- Category: Latest
- Published on Thursday, 09 August 2012 18:27
- Written by Elombah.com
The United States wants to help Nigeria fight Islamists it sees as a growing regional menace, but the country cannot rely on military might alone. Secretary of State, Hillary Clinton, on Thursday said her country was prepared to help Nigeria fight the Boko Haram insurgency in parts of the North. Clinton made the offer at a closed door
meeting with President Goodluck Jonathan at the State House, Abuja.
Clinton arrived in Africa's most populous nation on Thursday offering to help President Goodluck Jonathan fight Boko Haram, a Taliban-like group that wants to establish a strict Islamic state in the north of the vast country.
Boko Haram has launched bomb and gun attacks on churches this year that provoked Christians, leading to deadly reprisals against Muslims. Hundreds of people have died and Washington is concerned about insecurity spreading.
"Northern Nigeria also borders Chad, it borders Cameroon, it borders Niger and we are concerned this radicalism could undermine the security of neighbouring states," the senior U.S. official said.
Jonathan's critics say he relies too much on the military to defeat Boko Haram, rather than addressing northerners' grievances, such as poverty and unemployment, and Clinton will lean on him to address the underlying causes of the insurgency.
"A security strategy is not enough," an official travelling with U.S. Secretary of State Hillary Clinton had earlier tolf Reuters ahead of her arrival in Abuja.
Military crackdowns have had mixed results - reducing Boko Haram's capabilities in some areas but generating anger because of their heavy handedness.
Washington will offer Nigeria help with things like forensics, tracking of suspects and "fusing" disparate strands of police and military intelligence, the U.S. official said.
"We know all too well from our own experiences in both Iraq and Afghanistan what can happen if soldiers and police are not operating under appropriate authorities."
"We will encourage them not to use excessive force and to look at this as a ... law enforcement operation designed to catch perpetrators and bring them to justice," he added.
Dressed in black pants and a red top, Clinton arrived State House, Abuja accompanied by Nigeria’s Minister of Foreign Affairs, Ambassador Gbenga Ashiru.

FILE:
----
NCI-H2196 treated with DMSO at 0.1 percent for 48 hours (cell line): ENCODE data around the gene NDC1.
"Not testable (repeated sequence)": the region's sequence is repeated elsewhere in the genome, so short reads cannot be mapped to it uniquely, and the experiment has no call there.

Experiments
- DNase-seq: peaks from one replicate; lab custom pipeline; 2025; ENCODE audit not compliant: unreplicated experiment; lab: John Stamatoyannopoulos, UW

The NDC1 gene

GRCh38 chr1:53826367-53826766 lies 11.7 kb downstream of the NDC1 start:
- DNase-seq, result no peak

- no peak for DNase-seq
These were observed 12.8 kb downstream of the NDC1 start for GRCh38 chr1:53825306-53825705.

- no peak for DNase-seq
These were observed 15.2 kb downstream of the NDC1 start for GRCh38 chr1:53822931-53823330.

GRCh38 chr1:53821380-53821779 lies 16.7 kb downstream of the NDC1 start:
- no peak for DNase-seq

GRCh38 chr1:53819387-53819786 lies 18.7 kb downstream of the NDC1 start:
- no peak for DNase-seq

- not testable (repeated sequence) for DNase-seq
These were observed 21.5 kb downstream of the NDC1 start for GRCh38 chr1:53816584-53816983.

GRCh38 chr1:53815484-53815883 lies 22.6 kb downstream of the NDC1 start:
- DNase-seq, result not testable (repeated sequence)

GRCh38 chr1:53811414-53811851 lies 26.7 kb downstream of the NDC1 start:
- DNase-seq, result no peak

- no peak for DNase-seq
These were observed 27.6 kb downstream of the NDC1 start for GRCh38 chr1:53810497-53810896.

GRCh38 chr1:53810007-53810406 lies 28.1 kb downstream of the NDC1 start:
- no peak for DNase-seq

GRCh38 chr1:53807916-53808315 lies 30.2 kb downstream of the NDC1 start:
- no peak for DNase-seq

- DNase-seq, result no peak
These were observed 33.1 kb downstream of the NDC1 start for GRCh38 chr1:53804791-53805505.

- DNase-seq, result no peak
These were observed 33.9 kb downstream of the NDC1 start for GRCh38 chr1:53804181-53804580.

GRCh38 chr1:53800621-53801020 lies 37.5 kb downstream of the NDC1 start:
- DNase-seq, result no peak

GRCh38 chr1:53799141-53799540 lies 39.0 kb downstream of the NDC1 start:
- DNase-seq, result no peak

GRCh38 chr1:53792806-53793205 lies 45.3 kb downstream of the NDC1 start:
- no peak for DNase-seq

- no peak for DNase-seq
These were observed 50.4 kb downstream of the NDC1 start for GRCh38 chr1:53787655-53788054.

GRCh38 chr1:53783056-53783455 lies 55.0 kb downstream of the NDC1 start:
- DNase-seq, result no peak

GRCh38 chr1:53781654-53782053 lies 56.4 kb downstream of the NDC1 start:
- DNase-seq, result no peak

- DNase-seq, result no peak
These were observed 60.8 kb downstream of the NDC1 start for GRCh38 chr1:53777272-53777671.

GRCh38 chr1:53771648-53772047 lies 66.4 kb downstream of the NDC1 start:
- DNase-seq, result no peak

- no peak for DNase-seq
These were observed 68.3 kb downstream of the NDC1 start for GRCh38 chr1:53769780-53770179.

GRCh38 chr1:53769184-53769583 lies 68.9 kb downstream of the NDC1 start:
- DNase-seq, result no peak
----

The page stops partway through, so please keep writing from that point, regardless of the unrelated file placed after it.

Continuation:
She arrived under tight security at 3.50p.m in a car marked 140 CMD.
She was immediately ushered into Jonathan’s office for the meeting.
Thereafter, she moved to an expanded 50-minute meeting with the National Security Council, comprising Jonathan (chairman), Vice-President Namadi Sambo (deputy chairman); Chief of Defence Staff; Minister of Interior; Minister of Defence; Minister of Foreign Affairs; National Security Adviser; Inspector-General of Police; and Director-General of the State Security Service.
The meeting discussed the rising security threats in Nigeria; the controversy over calls on Washington to designate Boko Haram as a terrorist group as well as Abuja’s reluctance to endorse the appeals; piracy in the Gulf of Guinea; and cooperation between Nigeria and the U.S on security.
During the meeting, she reportedly told her audience that her country was ready to help with forensics, tracking of suspects and “fusing” disparate strands of police and military intelligence.
She also urged the Nigerian government to create an “intelligence fusion cell,” to combine information from the military, spy services, police and other federal, state and local agencies, in combating the growing extremist violence in the country.
After the meeting, the security chiefs and the National Security Adviser, Col. Sambo Dasuki (retd.), left at 6.10p.m while Clinton left at 6.15p.m for the residence of the U.S Ambassador to Nigeria, Terrence McCulley.
She was scheduled to hold a meeting with Nigerian anti-corruption activists at the ambassador’s residence and depart for the U.S Embassy for a meeting with diplomatic staff.
She thereafter left for the Nnamdi Azikiwe International Airport, Abuja and departed Abuja for Accra for a meeting with President John Mahama.
She will spend the night in Accra and attend the funeral of late Ghana President John Atta Mills on Friday.
On Thursday, the Nigerian military swept through Kogi state in search of gunmen behind a massacre on Monday in which the attackers blocked exits to the Deeper Life Church in the town of Okene and fired at trapped worshippers, killing 19.
Gunmen killed three people in an attack on a mosque in the city the next day. Boko Haram have been known to attack churches and mosques.
"The Inspector General gave us a marching order to get those responsible for the recent killings in Kogi. We have so far arrested four people including a woman. We trailed them to their hideout," Kogi state police commissioner Mohamed Katsina told Reuters by phone.
Residents complained of heavy-handed tactics in the security forces' raid, underscoring the U.S. official's concern.
"The army are raiding our houses one after the other, beating and brutalising people," said Rahamman Bello, a resident of Adavi village on the outskirts of Okene.
"They said they are searching for arms and ammunition. Many of our people are being arrested and molested."
Clinton will also address a law on oil production that has been stuck in parliament for more than five years, leaving majors like Exxon and Chevron uncertain about the regulatory future in Africa's biggest crude producer.
The official said Clinton would urge a "fair and predictable environment" for oil companies in the Petroleum Industry Bill.
"If a bill comes out which appears to undermine the interest of companies, they won't invest," the official said.